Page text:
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Signal 1: Rise in Earnings If a company earned $1 per share for the past three years and its earnings are now $1.20 per share (a 20 percent increase), consider this increase a positive harbinger. As the saying goes, "Earnings drive the market," so you need to pay attention to the company's profitability. The more a company makes, the greater the chance that its stock price will increase.
Signal 2: Increase in Assets as Debts Are Stable or Decreasing Increasing assets while decreasing debts (or at least stabilizing them) is key to growing the book value of a company. Rising book value has a positive impact on market value, which, in turn, tends to drive the stock price up as well. Therefore, it pays to watch book value.
Signal 3: Positive Publicity for Industry When the media report that a company is doing well financially or that its products and services are being well received by both the media and the market, that news lets you know that this company's stock may be going places.
Signal 4: Heavy Insider or Corporate Buying Company insiders (such as the CEO and the treasurer) know better than anyone else about the health of a company. If insiders are buying stock by the boatload, then these purchases are certainly a positive sign for investors.
Signal 5: Rumors of Takeover Bids A company that's rumored to be a takeover candidate (a company that may be potentially bought out by another company) may have an attractive aspect, such as a promising new patent or exclusive rights to certain properties, that could make it worthy for investors as well.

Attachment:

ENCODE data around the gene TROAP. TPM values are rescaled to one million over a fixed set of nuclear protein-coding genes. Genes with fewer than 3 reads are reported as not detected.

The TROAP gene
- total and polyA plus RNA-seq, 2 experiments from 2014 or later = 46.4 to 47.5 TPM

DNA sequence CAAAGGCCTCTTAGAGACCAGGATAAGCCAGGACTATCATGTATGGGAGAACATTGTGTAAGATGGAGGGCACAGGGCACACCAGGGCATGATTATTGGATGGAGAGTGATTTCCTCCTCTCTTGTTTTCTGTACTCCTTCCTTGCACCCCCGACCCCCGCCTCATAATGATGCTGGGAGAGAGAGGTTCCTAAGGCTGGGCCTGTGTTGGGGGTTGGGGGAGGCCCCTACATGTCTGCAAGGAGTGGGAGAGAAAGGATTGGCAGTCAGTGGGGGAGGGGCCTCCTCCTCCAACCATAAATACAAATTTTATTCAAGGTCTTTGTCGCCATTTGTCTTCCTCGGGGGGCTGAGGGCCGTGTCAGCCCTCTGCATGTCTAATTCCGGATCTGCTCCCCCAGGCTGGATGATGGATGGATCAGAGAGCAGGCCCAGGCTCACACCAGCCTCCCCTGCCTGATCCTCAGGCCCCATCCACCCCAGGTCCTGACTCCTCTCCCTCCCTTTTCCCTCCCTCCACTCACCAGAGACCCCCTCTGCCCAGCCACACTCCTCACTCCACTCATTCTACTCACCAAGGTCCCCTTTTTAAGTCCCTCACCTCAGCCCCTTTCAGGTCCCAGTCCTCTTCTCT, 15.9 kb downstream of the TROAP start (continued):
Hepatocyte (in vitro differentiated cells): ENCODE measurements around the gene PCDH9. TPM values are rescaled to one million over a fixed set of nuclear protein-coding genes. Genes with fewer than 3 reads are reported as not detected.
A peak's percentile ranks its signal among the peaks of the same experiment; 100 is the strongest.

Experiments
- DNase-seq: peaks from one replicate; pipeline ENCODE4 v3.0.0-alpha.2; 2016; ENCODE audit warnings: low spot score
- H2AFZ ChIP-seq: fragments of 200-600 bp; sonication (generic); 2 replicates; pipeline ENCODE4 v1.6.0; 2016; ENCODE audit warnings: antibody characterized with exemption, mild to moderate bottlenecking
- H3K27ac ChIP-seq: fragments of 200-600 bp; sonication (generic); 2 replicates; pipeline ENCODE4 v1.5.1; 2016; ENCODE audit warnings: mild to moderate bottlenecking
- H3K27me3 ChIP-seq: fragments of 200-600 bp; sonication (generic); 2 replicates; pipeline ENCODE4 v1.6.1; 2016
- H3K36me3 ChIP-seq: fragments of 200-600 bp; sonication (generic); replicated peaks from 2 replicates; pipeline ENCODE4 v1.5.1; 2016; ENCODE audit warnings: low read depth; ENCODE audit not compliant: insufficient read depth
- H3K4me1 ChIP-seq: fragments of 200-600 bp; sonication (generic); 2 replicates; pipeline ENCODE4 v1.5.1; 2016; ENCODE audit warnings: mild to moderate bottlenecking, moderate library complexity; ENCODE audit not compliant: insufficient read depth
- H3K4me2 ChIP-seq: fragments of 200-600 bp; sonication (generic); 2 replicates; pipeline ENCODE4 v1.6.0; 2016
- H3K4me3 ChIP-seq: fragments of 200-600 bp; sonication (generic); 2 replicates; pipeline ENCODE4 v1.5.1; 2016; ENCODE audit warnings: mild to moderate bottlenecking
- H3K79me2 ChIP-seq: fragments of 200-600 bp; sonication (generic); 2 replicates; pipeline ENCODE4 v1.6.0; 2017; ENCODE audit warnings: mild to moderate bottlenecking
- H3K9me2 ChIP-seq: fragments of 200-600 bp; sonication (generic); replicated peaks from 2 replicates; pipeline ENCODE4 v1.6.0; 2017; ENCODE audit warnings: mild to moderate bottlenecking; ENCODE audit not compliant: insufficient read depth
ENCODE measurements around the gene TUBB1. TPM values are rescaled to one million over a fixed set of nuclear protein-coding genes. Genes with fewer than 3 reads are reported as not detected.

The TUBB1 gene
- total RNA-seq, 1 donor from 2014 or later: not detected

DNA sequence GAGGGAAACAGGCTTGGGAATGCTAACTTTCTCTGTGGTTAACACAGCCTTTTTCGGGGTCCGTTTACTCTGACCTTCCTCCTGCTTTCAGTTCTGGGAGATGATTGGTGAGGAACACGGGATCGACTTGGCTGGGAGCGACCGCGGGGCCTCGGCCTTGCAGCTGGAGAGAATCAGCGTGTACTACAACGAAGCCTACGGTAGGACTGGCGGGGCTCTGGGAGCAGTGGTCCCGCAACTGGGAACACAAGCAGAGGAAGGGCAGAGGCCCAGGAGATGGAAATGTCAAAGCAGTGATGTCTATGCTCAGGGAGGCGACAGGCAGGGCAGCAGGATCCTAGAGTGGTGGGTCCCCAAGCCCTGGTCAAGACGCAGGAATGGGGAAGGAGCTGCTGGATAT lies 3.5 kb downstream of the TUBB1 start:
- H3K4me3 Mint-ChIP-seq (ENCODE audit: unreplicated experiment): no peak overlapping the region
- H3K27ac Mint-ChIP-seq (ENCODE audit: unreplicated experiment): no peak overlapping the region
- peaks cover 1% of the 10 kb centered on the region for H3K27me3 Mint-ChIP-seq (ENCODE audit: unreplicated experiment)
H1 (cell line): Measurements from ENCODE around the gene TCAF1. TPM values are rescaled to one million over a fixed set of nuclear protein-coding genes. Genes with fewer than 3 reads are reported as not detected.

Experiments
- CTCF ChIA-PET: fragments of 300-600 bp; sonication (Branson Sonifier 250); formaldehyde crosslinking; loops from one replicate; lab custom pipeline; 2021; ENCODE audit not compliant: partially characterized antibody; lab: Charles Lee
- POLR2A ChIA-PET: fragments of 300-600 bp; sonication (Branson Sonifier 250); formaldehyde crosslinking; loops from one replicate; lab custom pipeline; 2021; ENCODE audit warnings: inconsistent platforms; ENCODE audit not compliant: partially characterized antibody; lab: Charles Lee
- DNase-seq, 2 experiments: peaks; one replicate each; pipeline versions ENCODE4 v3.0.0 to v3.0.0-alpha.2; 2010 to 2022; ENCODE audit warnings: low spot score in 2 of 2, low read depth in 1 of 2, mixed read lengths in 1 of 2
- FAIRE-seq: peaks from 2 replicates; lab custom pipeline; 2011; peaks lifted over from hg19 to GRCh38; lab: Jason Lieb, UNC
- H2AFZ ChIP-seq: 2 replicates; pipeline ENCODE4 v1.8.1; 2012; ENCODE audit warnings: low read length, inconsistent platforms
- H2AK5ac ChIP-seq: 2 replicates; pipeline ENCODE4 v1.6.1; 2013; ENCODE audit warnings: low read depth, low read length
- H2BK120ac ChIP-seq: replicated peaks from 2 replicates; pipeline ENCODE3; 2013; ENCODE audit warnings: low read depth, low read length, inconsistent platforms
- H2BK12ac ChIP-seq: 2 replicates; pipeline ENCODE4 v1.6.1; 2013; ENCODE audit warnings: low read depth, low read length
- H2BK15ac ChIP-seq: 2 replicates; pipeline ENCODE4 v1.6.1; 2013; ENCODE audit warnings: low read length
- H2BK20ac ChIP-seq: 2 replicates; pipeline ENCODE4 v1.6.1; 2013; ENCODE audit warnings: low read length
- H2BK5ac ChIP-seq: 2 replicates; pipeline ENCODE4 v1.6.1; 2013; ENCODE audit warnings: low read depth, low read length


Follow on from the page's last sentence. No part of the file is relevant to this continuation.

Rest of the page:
Signal 6: Praise from Consumer Groups A company is only as good as the profit it generates. The profit it generates is only as good as the revenues that the company generates. The revenues are based on whether customers are accepting (and shelling out money for) the company's products or services. Therefore, if what the company offers is popular with consumers, it bodes well for profits and consequently higher stock prices.
Signal 7: Strong or Improving Bond Rating The creditworthiness of a company is a critical factor in determining the company's strength. Because the bond rating is assigned according to the company's ability to pay back the bond plus interest, it stands to reason that a strong bond rating indicates that the company is financially strong.
Signal 8: Powerful Demographics If you know that a company generates lots of profit from the teenage market and you find out that the teenage market is going to expand by 10 percent per year for the foreseeable future, what would you do? Exactly — you'd buy the stock of that company.
Sign 9: Low P/E Relative to Industry or Market If the industry's P/E ratio is 20 and you're looking at a stock that has a P/E of 15, all things being equal, that's great. The company has room for growth, and you have a good value.
Source of Reference : Paul Mladjenovic , Stock Investing for Dummies , Willey Publishing